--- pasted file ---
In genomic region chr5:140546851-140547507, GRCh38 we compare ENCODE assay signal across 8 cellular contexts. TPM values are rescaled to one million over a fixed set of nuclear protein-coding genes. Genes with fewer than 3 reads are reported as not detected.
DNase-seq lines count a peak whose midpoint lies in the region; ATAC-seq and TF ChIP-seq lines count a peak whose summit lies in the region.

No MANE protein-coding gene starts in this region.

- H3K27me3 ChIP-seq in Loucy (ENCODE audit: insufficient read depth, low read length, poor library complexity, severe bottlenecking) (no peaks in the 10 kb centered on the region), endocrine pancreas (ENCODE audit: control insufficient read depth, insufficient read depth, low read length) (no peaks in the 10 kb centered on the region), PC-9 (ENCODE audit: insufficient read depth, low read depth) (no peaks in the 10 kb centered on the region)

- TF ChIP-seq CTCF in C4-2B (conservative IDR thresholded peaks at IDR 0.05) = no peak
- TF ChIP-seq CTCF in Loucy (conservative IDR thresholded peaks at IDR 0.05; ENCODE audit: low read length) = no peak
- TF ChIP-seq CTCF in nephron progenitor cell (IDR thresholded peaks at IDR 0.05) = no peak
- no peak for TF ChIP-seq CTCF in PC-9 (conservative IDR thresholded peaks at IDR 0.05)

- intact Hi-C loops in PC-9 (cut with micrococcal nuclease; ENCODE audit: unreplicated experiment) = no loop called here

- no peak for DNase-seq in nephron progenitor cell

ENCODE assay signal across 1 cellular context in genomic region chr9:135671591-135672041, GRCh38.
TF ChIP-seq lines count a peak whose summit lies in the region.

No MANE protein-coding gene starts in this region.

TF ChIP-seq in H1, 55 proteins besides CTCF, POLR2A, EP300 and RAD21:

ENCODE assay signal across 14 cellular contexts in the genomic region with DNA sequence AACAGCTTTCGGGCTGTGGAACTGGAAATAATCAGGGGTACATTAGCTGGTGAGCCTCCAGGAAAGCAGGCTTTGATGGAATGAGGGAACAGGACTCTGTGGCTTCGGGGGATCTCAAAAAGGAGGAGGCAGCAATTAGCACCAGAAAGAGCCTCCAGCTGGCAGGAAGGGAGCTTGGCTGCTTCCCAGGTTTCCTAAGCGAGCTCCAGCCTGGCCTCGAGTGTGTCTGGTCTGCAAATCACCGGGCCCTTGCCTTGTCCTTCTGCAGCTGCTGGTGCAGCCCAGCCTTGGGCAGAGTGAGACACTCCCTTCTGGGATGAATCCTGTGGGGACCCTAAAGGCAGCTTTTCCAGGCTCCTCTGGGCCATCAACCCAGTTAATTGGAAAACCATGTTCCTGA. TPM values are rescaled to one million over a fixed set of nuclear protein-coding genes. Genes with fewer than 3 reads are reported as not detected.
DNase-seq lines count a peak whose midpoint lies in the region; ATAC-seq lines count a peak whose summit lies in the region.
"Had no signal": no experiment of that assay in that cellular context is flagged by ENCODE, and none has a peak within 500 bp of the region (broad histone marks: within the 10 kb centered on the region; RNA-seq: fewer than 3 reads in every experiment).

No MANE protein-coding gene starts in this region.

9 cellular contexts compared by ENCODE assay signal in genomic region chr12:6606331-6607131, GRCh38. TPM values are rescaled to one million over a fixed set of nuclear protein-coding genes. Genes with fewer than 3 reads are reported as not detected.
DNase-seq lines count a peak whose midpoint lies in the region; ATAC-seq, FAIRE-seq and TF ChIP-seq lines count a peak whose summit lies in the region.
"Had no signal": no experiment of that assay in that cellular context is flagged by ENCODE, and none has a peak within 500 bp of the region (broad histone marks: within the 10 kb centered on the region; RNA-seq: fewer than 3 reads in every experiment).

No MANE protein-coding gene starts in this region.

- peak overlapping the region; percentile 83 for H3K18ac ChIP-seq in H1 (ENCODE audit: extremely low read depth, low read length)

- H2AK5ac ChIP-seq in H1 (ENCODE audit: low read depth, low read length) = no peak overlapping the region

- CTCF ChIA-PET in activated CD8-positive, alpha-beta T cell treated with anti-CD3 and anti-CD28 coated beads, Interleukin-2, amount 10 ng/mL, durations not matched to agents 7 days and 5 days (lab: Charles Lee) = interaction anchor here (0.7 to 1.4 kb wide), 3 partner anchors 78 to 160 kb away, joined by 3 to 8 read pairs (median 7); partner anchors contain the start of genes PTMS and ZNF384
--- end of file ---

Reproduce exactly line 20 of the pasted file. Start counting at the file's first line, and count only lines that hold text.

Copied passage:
DNase-seq lines count a peak whose midpoint lies in the region; ATAC-seq, FAIRE-seq and TF ChIP-seq lines count a peak whose summit lies in the region.